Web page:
The big chain hotels around the world are often upmarket. Typically, they provide a variety of comforts, albeit expected: expensive bars, restaurants, a fitness room with a Peloton. Economies of scale means many rooms, not unlike amenities in the suburbs where cookie-cutter new developments emerge overnight. The clientele are typically older and reasonably well-off. Sparse, local paintings or masks adore the otherwise beige walls to claim authenticity. Like cruise ships, big chain hotels insulate travelers from locals who can’t afford to stay, but work as housemaids, waiters, and waitresses. Despite the efforts to create a 4th wall between guests and staff, money into local economies is good, and if travelers are willing to venture beyond their hotel grounds, they’re exposed to culture different from their own.
Many younger people and retirees are not in a financial position to stay in big chain hotels, so they look for alternatives. Youth hostels are fun, but often noisy, and occasionally prone to petty theft, particularly in shared dormitory areas. Airbnb used to be a preferred option, but now many are as expensive as mid-range hotels.
Mid-range hotels (MRH) have become my “go-to”. Normally, they have a fridge and AC. Hopefully, they have a bar (a great place to meet fellow travelers) but if not, the aforementioned fridge is available to keep water and adult beverages cool. But, MRH have a downside: if they are independently owned (as many are) they lack the expertise that chains offer, the sophistication/ease of booking, and forget the details that are baked into the chain experience. For a minimal cost, MRH hotel owner/managers can take themselves up a notch, and differentiate themselves from other MRH hotels, which may in turn translate into a higher ADR.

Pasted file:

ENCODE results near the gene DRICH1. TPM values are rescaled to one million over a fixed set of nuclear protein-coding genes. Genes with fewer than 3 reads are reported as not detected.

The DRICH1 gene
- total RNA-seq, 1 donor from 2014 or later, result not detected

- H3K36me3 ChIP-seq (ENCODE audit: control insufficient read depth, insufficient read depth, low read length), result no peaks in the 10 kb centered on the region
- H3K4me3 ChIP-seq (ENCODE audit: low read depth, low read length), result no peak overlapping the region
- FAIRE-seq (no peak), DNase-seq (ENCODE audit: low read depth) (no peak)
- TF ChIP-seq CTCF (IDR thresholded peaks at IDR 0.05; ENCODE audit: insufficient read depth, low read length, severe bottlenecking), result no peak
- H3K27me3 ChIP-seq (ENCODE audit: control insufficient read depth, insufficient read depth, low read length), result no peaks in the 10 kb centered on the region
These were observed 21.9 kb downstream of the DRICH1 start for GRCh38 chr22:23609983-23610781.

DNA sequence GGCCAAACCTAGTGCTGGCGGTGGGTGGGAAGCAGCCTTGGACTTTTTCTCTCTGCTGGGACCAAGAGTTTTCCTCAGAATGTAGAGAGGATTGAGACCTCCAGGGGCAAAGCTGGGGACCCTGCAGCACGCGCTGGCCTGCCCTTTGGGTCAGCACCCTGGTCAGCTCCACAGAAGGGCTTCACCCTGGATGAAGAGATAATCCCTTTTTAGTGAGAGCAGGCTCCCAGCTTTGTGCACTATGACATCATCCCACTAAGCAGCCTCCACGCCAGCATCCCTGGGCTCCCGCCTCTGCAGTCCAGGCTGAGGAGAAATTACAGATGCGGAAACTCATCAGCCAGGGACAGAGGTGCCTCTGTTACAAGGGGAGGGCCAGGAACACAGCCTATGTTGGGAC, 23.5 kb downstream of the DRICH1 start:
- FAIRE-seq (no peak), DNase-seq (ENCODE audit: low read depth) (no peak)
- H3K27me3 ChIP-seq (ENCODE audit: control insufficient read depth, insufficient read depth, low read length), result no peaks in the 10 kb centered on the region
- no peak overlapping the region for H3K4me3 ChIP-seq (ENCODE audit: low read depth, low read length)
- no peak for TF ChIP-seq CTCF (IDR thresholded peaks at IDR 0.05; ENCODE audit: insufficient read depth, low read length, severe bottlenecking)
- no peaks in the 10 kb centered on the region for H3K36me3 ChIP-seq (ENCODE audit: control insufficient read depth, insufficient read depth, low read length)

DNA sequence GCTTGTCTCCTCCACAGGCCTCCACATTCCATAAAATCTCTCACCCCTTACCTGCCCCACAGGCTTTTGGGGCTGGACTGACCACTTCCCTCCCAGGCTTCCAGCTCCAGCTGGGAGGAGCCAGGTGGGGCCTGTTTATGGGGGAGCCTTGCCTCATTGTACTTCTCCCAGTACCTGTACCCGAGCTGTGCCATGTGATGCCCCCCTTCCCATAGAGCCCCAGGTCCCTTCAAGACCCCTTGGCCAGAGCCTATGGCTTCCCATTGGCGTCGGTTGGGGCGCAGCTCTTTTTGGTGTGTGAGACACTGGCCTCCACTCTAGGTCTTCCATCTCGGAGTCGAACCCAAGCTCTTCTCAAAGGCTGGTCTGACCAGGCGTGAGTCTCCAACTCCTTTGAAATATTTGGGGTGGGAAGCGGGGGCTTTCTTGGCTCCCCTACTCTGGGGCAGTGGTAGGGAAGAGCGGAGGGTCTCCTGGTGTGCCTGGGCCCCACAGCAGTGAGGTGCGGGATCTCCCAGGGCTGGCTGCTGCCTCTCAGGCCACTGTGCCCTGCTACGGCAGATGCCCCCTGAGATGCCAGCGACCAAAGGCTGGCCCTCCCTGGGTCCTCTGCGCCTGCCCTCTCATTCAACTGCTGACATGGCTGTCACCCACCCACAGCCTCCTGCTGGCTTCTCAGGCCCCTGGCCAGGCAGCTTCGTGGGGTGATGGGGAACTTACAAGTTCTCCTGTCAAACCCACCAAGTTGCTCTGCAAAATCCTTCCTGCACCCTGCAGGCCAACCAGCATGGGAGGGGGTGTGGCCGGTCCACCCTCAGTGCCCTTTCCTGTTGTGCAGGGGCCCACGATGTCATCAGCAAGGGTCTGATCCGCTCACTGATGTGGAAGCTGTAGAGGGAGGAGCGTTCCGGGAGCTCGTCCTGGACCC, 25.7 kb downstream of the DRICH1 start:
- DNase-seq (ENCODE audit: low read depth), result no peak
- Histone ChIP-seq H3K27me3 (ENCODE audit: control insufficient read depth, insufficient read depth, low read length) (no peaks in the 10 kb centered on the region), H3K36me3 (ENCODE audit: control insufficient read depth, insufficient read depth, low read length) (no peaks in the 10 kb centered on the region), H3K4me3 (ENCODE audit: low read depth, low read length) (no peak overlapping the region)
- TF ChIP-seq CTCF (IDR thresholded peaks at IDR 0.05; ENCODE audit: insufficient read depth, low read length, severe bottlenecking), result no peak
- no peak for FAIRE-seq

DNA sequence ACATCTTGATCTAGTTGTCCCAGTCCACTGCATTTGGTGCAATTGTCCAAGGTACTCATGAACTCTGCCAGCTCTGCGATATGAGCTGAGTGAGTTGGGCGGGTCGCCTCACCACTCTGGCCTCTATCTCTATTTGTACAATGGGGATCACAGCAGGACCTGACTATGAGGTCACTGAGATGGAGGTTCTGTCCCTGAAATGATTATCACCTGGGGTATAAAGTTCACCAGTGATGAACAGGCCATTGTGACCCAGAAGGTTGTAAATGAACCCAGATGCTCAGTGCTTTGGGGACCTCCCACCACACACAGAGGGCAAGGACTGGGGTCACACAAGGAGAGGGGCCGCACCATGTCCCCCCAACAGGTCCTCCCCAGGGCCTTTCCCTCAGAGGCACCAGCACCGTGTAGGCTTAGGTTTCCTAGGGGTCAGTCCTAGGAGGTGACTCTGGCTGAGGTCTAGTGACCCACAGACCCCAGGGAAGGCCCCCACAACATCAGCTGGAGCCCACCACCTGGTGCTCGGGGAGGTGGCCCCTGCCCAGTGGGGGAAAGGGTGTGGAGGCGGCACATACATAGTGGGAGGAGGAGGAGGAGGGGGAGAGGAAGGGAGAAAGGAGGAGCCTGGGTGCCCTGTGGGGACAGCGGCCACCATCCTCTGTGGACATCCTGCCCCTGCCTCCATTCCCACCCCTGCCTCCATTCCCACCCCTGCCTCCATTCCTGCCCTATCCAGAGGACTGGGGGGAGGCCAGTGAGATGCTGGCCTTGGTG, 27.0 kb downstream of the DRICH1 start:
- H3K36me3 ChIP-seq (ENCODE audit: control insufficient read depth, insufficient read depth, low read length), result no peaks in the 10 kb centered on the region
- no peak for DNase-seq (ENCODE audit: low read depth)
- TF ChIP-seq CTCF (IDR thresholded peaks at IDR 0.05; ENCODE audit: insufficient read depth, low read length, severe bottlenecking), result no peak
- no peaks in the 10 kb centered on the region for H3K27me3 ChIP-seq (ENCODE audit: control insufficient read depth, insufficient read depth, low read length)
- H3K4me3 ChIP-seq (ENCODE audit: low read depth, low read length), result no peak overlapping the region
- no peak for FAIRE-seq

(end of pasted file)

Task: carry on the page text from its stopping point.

Without consideration of the guest experience (something brands do very well, if often one-size-fits-all), some MRH check the boxes with little attention to detail. Take coffee. Typically, there are coffee and tea-making facilities in MRH properties. The coffee is instant and weak, the cups inadequate. After spilling one cup with no handle too many, I now take my own plunger and ground coffee on extended trips.
Toilet paper. Upmarket hotels provide double ply, perforated, soft paper; MRH supply single ply which you must double or triple up, using two to three times more paper, so those bargain rolls end up costing the hotel more money. Even worse, hotels which provide continuous rolls with no perforations. I typically use several yards while getting angry at my inability to tear off what I need. Another false economy. An experienced operator would understand this inefficiency and purchase double ply TP from the start.
It’s the same in the restaurants. MRH often provide tiny napkins. When I eat a curry with my fingers I typically go through the entire dispenser. Upmarket hotels provide a cloth napkin or a paper one that will last the whole meal – once again a false economy. This is just one more example of why MRH owners/managers should employ consultants to build an efficient hotel operation.
In my experience, MRH often don’t service rooms properly. Soap or shampoo is offered but sometimes not actually in the room. The same with towels. At one hotel, towels simply weren’t available until around 7:00pm because they still needed to be washed and dried after collecting them from checked out rooms that morning. Admittedly, when you did get them, they were lovely and warm but that’s no consolation when you checked in at 2:00 pm and wanted a shower to wash away the travel grime. It wouldn’t have cost a vast amount to buy more towels.